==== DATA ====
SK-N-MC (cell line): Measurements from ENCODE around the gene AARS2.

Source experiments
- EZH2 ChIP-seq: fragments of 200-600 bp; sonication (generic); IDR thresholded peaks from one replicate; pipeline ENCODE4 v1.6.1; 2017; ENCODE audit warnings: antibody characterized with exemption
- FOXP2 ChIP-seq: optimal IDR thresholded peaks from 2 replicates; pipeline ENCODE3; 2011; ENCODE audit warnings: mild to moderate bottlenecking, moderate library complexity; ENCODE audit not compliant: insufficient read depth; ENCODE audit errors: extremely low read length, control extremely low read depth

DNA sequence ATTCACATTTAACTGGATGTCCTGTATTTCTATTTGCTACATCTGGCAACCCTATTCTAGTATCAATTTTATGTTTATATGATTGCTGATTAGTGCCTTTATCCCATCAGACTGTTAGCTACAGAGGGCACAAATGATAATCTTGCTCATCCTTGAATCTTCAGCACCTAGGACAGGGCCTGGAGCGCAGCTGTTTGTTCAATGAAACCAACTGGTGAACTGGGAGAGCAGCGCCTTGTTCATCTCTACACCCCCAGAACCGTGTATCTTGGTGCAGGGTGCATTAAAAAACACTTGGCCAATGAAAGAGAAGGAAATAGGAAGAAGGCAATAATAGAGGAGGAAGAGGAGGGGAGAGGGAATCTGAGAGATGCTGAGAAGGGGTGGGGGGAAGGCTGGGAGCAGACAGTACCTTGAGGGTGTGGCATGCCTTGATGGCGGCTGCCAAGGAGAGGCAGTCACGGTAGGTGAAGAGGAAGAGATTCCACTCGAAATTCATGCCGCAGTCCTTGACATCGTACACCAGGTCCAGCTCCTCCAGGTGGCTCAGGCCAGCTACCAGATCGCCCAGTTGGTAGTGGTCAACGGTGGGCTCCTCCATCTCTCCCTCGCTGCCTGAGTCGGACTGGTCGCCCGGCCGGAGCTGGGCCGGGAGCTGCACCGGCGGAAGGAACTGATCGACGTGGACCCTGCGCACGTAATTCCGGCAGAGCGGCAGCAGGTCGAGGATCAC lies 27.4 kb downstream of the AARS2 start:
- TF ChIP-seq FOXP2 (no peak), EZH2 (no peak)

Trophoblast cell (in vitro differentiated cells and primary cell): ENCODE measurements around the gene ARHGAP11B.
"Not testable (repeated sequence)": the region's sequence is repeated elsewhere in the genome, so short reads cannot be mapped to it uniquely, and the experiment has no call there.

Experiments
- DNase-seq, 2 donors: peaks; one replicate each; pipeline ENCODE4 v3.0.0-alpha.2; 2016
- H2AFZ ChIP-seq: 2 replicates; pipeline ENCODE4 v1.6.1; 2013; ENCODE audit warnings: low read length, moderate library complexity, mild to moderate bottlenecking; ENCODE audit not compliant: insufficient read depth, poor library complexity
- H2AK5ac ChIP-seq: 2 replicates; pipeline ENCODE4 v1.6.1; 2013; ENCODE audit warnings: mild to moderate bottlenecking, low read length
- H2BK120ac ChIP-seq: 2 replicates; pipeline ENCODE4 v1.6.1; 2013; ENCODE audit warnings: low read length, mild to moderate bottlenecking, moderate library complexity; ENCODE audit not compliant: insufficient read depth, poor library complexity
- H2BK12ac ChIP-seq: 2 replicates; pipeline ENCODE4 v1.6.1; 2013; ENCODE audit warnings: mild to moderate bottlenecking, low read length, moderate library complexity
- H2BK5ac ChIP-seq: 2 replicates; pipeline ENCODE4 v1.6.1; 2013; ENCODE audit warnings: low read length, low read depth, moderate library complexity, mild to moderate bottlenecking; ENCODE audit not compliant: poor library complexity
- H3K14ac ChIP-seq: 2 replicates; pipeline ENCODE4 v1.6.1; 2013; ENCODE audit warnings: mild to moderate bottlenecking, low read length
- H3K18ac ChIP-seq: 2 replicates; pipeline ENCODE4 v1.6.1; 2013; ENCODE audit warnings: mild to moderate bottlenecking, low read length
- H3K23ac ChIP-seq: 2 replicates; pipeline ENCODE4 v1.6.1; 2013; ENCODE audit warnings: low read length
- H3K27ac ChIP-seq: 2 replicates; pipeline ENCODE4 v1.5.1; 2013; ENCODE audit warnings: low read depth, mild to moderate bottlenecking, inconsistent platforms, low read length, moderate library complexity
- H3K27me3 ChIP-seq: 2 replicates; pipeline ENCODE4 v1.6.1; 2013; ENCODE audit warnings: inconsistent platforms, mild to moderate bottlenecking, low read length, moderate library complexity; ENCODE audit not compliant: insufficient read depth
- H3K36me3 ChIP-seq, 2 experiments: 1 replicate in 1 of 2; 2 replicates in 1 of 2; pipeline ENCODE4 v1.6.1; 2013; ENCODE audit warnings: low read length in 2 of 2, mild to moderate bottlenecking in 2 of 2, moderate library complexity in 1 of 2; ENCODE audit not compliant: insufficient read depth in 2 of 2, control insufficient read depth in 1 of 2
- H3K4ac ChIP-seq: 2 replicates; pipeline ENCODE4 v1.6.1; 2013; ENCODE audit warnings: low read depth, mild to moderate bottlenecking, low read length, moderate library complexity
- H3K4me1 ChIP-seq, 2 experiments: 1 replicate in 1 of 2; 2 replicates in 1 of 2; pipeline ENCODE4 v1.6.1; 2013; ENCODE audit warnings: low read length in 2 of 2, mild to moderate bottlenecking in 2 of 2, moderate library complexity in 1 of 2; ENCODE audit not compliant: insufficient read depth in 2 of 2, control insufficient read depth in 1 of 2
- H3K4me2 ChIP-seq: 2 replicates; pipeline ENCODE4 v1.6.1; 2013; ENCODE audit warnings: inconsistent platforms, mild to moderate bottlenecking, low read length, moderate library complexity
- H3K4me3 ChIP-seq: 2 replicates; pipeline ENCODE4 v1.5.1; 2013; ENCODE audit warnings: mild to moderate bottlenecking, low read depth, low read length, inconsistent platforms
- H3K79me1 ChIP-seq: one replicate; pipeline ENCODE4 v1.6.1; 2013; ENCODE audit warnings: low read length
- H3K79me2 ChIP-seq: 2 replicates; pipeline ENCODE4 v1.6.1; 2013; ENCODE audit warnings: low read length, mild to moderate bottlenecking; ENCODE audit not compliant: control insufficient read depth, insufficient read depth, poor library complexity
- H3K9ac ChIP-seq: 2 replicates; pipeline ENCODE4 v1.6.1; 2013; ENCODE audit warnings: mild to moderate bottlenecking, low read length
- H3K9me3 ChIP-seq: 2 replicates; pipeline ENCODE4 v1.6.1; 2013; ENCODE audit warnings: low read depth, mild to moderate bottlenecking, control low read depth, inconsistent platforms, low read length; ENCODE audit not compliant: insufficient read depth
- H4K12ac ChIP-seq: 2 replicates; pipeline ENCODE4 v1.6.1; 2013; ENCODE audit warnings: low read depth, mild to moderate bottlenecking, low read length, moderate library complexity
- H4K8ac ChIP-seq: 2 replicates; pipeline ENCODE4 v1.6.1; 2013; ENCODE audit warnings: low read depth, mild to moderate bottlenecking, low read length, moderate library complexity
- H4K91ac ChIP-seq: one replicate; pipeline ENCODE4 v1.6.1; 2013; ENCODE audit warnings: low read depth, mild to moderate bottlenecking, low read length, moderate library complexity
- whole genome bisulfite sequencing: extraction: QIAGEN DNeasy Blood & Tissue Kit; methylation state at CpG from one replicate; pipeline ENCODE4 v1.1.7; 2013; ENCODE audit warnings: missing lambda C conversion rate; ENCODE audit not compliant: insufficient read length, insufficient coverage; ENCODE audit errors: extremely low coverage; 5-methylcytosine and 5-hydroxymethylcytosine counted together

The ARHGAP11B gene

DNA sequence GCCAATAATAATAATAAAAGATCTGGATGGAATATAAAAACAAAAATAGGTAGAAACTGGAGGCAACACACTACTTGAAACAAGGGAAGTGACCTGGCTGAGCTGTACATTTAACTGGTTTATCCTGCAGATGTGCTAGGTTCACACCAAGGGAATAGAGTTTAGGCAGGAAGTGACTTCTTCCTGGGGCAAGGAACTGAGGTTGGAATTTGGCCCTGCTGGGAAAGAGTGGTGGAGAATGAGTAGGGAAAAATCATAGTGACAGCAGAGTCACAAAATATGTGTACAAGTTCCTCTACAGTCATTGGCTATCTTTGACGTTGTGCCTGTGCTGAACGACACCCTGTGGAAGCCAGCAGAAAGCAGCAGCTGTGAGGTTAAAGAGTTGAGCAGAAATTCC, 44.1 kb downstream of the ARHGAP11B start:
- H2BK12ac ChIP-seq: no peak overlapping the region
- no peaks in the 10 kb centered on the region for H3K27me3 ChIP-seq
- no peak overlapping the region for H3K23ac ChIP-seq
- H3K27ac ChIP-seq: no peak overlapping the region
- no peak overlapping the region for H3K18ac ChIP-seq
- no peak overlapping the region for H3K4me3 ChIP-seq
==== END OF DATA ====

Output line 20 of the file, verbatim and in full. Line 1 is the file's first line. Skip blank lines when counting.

- H3K27me3 ChIP-seq: 2 replicates; pipeline ENCODE4 v1.6.1; 2013; ENCODE audit warnings: inconsistent platforms, mild to moderate bottlenecking, low read length, moderate library complexity; ENCODE audit not compliant: insufficient read depth